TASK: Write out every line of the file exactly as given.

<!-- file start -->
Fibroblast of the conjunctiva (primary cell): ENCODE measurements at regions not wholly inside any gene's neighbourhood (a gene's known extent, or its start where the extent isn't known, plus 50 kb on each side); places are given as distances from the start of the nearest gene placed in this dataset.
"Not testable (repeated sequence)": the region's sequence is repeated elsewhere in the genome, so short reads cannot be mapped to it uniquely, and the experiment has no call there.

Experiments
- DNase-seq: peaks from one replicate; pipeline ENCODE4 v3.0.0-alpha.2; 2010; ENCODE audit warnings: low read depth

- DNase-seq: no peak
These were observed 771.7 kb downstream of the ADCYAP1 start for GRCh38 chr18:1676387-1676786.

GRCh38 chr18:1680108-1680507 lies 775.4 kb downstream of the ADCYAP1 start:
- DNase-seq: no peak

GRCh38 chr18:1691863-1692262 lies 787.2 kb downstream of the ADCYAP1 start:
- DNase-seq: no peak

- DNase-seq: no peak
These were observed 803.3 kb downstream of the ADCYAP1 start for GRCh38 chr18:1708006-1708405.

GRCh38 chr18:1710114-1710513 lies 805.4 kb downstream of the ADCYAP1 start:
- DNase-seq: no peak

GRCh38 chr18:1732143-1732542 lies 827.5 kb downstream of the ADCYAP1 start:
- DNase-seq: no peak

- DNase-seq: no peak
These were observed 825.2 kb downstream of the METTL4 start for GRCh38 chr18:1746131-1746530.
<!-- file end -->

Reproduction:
Fibroblast of the conjunctiva (primary cell): ENCODE measurements at regions not wholly inside any gene's neighbourhood (a gene's known extent, or its start where the extent isn't known, plus 50 kb on each side); places are given as distances from the start of the nearest gene placed in this dataset.
"Not testable (repeated sequence)": the region's sequence is repeated elsewhere in the genome, so short reads cannot be mapped to it uniquely, and the experiment has no call there.

Experiments
- DNase-seq: peaks from one replicate; pipeline ENCODE4 v3.0.0-alpha.2; 2010; ENCODE audit warnings: low read depth

- DNase-seq: no peak
These were observed 771.7 kb downstream of the ADCYAP1 start for GRCh38 chr18:1676387-1676786.

GRCh38 chr18:1680108-1680507 lies 775.4 kb downstream of the ADCYAP1 start:
- DNase-seq: no peak

GRCh38 chr18:1691863-1692262 lies 787.2 kb downstream of the ADCYAP1 start:
- DNase-seq: no peak

- DNase-seq: no peak
These were observed 803.3 kb downstream of the ADCYAP1 start for GRCh38 chr18:1708006-1708405.

GRCh38 chr18:1710114-1710513 lies 805.4 kb downstream of the ADCYAP1 start:
- DNase-seq: no peak

GRCh38 chr18:1732143-1732542 lies 827.5 kb downstream of the ADCYAP1 start:
- DNase-seq: no peak

- DNase-seq: no peak
These were observed 825.2 kb downstream of the METTL4 start for GRCh38 chr18:1746131-1746530.